We are actually getting there. I don't know about that yet. In many aspects. And then there are a couple of there are also a financial angle here. You know, what is the real value? You know, because sometimes when you need stuff real time, are you willing to pay for it? Because see, if you're making a multimillion dollar decision, and if you think there's an implication there obviously right you can you can you can be Sleep pay for the compute reward not because real time processing of such information has a has a cost of some massive cost. Yeah. Right. Now, having said that cost is one aspect capability wise, are we there yet, if you we are sufficiently trained, we are there like today, Michael, with some of our customers, we are actually getting over a 50% split to accuracy, what that means is you upload a financial document into enrolled and 50% of the time it is going straight through, like it's just flying through the system. So when you click it, on the other end, you get the stuff you need, the variables that you need 50% of the time, right, so and so on. Now, the reason we actually have achieved these for these customers, is because we took sufficient time to cleaning it, making sure and there is also a there's also a third factor, which is really the as I said, What is the training times second is the cost implication. Third is you got to be patient with AI is the AI is not a magic and AI is not phenomenal can can think on its own, you know, I don't believe in all that right, you know, you got to teach AI. So think about it, let's say you start actually working with the with our model, or any model MRO you're teaching the EMR what to do, then the AI model is making mistakes, then you are correcting those mistakes, and then you're letting it fly again, then you're correcting it again. So over the period of time, we know we got to give about three quarters to really set the whole thing down, and then only you can actually see some of these. So patience is very, very important. With AI. And you will get it you will get it as well. As you know, what has happened also is right software buyers, called bison, John Doe, are the consumers of software, there is almost instant gratification feeling oh, I click the button it has to work. So that is right. That's absolutely true. Because and I don't blame anybody it because so far we have solved deterministic problems. Now we are into the the problem, we now we are into probabilistic problems that we are solving. And probability by definition is not 100%. Right? So it's got to be at all, it's not deterministic. So we got to be patient about that.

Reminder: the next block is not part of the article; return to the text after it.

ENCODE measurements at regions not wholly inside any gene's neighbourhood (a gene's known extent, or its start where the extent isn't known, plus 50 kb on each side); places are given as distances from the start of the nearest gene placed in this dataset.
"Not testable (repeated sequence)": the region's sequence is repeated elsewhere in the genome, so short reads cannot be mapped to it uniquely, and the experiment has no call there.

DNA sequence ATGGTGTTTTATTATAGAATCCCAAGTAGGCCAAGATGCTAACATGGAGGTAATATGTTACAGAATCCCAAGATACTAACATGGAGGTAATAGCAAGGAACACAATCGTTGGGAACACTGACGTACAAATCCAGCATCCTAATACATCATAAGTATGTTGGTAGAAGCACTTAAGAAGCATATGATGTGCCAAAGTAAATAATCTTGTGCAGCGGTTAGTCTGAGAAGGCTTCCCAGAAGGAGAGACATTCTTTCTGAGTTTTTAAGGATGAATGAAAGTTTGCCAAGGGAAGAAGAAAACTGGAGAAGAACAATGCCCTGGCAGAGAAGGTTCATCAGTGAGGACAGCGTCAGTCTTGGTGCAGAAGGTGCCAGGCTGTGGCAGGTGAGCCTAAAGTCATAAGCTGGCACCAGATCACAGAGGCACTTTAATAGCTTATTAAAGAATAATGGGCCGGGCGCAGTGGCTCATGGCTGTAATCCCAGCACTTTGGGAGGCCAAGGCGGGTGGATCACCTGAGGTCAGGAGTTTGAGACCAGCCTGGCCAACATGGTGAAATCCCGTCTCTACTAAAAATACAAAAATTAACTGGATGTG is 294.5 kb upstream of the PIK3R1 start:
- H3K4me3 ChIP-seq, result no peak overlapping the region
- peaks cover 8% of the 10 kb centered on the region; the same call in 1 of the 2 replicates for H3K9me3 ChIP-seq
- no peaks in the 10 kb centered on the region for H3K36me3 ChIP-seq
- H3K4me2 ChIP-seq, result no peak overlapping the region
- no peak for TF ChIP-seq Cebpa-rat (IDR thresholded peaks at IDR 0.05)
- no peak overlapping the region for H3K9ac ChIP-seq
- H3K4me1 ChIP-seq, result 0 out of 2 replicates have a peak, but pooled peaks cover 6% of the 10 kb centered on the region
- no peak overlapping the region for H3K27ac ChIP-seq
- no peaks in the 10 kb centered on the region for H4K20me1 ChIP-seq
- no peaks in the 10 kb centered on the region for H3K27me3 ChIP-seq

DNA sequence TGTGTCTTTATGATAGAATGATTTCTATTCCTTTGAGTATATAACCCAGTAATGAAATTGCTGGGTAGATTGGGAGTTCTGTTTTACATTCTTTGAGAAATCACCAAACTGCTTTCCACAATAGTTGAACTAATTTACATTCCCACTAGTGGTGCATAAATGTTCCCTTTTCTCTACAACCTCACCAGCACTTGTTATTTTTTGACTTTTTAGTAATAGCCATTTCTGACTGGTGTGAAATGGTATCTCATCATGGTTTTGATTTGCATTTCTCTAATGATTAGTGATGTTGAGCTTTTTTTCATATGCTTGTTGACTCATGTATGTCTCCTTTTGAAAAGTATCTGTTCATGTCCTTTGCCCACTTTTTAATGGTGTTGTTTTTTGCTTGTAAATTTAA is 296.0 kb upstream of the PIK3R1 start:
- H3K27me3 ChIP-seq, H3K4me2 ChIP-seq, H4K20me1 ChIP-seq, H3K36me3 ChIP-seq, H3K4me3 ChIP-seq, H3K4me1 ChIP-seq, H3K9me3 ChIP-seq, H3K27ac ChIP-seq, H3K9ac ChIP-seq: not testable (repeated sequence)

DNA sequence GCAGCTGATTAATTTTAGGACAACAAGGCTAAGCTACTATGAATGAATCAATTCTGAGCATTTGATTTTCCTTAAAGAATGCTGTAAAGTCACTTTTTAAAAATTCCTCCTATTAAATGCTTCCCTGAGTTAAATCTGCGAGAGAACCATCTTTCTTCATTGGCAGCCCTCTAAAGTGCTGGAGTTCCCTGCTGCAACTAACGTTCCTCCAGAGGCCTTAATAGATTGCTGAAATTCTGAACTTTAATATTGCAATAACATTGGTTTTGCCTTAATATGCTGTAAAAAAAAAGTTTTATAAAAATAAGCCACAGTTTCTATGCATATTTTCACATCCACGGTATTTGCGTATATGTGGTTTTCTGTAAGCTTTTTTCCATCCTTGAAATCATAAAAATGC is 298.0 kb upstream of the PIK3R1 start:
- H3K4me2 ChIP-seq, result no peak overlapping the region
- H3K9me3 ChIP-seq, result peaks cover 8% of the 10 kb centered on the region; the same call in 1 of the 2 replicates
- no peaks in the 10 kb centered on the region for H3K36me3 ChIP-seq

More people should understand advanced mathematics and at least calculus so they can understand iterative functions and understand that when you're trying to find a limit, you're never going to find it on the first try. It may feel like you do, but you don't. Anyway, a lot of people are gonna have a hard time processing that I want to ask you about this. People think a lot about natural natural language processing, when they think about how AI goes through data and text, I understand what it's about, I want to try to understand, if you're taking all this information, you're analyzing all this data from unstructured data, right? You want to get it into a place where it's it feels like it's natural language, genitive is generative as well. So that what the output is you people can understand how hard is that part of this
Aashish Mehta 28:09
god part is there, like now the generative AI models are actually getting better. You know, some of the social, I think incredible research that Obama has done, and Google and Facebook, Facebook models are great. Some of these models, and then there are tons of other models that are out there. It's all it's all there until you the trick here is in my view, it is for especially I'm talking to our enterprise clients, our enterprise clients, they have a they have a bigger issue here, which is how much data they're willing to share with these third party providers. Data cannot go out the all these are federated models, or these are actually reinforced threaded and models, that means that you have to like when you're typing, you go to Bard, or you go to Open AI today, and you start actually testing GPT, whatever you're asking, or whatever you are actually teaching that goes through the main model, which is owned by, right. So you are actually willing to give that information away to the world, right? As a consumer, you can afford to know because you don't really care, you know, maybe you don't care or you care. But as a as a as an enterprise, you're heavily regulated, you need to be actually protecting your trade secrets and information that you will generate. This is where it gets complicated. So it is models or they're adding the how you implement it, how do you actually apply the internal knowledge is actually going to be the key.
So I think this idea of like taking private company information than necessarily should not be shared to the public and putting them into just a readily available LLM. Right, or even a calculation engine that's available available publicly. You're not giving away proprietary data. So there's a necessity to be Old private models. I'm curious of those private models haven't been trained with the same depth and breadth of data that the public models have. Is that fair? I'm guessing. So how do you? How do you do that, though? Because then you're talking about just this very specific data that gets that gets trained? Or can you get access to the public data, bring that data inside your own private model? And then run your own analysis with your own data based on that data as well? Does that make sense?